Everything Old is Older Again: Stop Killing Uncle Ben

We’re living in a golden age of comic book movies and television. At least, a younger Djason would think so. Have we reached peak comic book/superhero saturation yet? I don’t know. While it’s true these movies still draw large audiences, I see plenty of stagnant elements. The origin plot is one such element.

Origins Ad Nauseam: There are, as of yet, undiscovered tribes in the heart of the Amazon who know that Bruce Wayne decided to become Batman after Thomas and Martha were murdered in an alley.  (citation: I paraphrased this joke from an episode of the British comedy The Young Ones.) I’m sure these same tribes also know Peter Parker and the tragedy of all those Uncle Bens. So I think we can stop with most origin stories, at least for the well-known heroes. And even though I enjoyed Doctor Strange and Wonder Woman, I don’t think origins are required for less familiar characters. Both Watchmen and the Ed Norton The Incredible Hulk movie told a lot of back story in opening credits sequences. This works well. If people pay money to watch a movie about a dude who turns into an anthropomorphic shark, they probably don’t need his life story. And don’t make it oedipal; I’m looking at you Ang Lee.

 

Why origin stories suck:

  1. Because they’re boring. We watch superhero movies to see people in ridiculous outfits punch each other, throw batarangs at each other, and shoot laserish beams at each other. We don’t want to see the average schlub living an average schlub life. It’s supposed to be escapism, remember?
  2. Because they’re usually pretty dumb. Most of these superheroes origins come from the pulp comics of the thirties, forties, or fifties. They’re not exactly the best examples of storytelling; often, they’re just a flimsy justification for the character to put on a costume and start kicking some ass. In real life, chemical spills or radiation don’t cause superpowers; they cause horrific deaths. Or maybe just cancer, which causes horrific deaths.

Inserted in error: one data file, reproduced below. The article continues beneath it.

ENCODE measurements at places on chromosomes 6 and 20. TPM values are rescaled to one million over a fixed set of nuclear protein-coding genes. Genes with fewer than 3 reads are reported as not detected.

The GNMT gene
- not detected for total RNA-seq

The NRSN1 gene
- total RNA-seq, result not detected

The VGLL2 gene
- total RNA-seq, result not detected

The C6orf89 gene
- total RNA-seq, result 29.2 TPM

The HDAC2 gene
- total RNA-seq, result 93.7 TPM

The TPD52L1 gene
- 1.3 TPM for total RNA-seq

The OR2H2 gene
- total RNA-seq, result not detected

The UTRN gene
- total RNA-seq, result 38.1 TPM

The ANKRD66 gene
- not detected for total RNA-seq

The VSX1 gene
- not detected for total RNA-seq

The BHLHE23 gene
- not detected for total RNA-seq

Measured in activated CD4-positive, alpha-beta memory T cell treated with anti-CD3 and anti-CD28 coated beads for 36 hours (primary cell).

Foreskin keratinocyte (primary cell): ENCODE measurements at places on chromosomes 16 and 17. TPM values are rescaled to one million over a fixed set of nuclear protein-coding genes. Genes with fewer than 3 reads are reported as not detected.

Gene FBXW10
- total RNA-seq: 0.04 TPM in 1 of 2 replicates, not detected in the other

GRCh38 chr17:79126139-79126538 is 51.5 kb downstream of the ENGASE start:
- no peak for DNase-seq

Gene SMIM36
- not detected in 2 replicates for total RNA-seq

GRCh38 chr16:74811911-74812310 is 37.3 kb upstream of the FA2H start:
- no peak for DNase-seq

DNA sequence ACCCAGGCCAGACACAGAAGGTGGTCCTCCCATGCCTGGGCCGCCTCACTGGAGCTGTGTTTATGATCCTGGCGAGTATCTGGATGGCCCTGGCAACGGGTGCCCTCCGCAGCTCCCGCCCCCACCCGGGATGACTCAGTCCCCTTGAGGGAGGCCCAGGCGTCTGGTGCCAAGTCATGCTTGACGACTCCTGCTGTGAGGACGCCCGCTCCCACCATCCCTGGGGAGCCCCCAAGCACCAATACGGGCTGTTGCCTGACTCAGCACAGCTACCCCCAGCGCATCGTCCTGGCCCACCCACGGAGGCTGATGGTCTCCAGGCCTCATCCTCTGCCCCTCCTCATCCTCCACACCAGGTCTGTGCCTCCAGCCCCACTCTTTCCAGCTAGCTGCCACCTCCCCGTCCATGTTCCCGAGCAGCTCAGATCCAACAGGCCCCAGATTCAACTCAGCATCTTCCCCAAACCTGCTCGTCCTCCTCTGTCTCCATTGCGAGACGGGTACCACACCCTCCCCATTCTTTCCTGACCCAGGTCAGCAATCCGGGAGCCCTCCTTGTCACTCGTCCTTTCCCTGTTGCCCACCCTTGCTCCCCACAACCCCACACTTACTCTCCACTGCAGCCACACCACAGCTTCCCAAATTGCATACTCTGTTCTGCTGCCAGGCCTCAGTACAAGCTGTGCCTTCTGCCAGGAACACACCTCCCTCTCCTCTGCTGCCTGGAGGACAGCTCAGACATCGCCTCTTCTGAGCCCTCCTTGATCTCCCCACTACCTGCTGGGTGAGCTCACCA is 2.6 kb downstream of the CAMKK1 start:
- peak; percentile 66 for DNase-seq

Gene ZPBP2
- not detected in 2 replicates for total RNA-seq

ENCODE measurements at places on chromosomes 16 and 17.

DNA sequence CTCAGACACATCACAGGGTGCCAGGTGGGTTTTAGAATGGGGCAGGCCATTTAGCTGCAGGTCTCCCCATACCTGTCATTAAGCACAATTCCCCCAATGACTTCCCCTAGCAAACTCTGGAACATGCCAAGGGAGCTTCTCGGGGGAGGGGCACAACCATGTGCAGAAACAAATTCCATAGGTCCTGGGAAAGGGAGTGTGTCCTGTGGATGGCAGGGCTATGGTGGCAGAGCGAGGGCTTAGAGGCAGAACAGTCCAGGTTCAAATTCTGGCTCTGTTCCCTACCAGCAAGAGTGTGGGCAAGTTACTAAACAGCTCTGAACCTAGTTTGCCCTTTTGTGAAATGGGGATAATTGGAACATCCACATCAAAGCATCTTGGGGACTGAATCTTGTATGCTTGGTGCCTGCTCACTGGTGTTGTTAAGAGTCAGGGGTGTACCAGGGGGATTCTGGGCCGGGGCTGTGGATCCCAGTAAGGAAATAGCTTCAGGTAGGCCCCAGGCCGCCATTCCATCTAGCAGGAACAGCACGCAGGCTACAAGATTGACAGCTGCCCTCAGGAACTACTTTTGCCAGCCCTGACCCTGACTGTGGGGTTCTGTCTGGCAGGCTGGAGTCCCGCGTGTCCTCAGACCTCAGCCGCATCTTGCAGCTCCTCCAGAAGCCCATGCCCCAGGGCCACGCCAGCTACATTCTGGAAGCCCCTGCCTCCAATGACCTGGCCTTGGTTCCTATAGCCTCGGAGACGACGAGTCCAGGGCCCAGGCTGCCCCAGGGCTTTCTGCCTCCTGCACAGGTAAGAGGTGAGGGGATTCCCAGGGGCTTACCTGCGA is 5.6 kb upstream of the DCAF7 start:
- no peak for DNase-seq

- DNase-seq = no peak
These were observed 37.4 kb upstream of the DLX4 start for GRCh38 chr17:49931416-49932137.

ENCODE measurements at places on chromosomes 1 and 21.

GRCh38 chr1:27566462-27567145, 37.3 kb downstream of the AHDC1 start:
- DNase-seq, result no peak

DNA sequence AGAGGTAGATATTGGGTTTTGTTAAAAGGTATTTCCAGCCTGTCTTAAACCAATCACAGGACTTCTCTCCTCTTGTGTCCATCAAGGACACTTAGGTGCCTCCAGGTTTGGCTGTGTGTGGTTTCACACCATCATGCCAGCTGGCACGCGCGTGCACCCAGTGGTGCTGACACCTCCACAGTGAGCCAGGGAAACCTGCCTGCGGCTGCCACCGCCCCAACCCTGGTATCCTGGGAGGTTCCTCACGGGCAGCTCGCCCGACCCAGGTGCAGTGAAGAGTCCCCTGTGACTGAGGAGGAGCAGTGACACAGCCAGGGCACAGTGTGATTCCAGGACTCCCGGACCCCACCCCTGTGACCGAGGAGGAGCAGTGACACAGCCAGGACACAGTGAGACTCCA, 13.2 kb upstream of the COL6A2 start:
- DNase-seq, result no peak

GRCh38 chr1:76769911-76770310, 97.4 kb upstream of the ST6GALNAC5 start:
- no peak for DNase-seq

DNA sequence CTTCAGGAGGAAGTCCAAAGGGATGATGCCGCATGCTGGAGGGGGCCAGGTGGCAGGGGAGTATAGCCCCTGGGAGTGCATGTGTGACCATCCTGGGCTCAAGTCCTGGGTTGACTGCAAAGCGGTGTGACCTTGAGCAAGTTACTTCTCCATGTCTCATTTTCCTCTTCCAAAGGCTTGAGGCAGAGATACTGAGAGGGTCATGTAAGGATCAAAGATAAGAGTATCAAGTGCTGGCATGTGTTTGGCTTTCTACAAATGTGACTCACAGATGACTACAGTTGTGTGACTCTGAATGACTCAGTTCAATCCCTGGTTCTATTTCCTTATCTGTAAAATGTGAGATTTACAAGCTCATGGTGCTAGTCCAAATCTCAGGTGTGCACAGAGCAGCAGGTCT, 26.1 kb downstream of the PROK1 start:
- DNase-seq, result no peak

3. Because origin stories often include the obligatory training montage. You know, the ones where the hero sucks at first, but through determination and booming soundtrack the hero masters his/her skills. While it’s true that these montages sometimes produce humorous “WTF?” moments with heroes discovering they can fart lasers and stuff, I would rather see more of the heroes punching evil in the face.
  4. Because they’re lazy writing. Wanna reboot Batman? You only need to write half a story and then figure out how you’re gonna gun down the Waynes. Again. And since the canon is sacred, at least when it comes to origins, the stories are stale. Imagine if baby Kal El’s rocket crashed in Colorado instead of Kansas. In Pueblo, even: the Steel City Superman! How many ways can Peter Parker encounter a glowing spider? What if Pete was bitten by a radioactive lightning bug? Or a mildly annoyed mutant assassin bug?

Instead:

Opening credits montages, as mentioned above, are good ideas. With well-known heroes, why bother with origins? Reveal the hero’s origin as part of the inevitable advertising blitz for the film. Or in a flyer included with the action figure. The point is the people who say, “I want to see this movie about a pilot who gets a magic ring from an alien that makes him a space cop who can make whatever he wants with green energy,” don’t also say, “but only if I have a clear understanding of the character’s origin.” If the movie is pretty enough and has enough action, audiences will forgive all manner of stupidity. That’s why James Cameron has been so successful. Seriously.

Are there other problems with the current crop of superhero movies? Yes. The constant heroes fighting heroes plots are dumb and weakly justified. Butchering the imagery from classic stories and removing the context of those stories isn’t very successful, either, even if Marvel movies have gotten away with it (see my Cameron comment in the previous paragraph). Having the protagonist lose her/his powers, suit, hammer, etc is also pretty stale at this point, and another example of lazy writing: “Super Doge will lose his powers, but recover them just in time to thwart Bad Luck Bryan.” Yawn. Stan Lee cameos. Ugh.

The latest Spider-Man reboot gives us hope that Hollywood can change. Of course, that reboot worked because Spider-Man was introduced as part of the Avengers or Captain America or Civil War or whatever. And shared universes and franchises are another problem for some future post.

 

Leave a Reply

Your email address will not be published. Required fields are marked *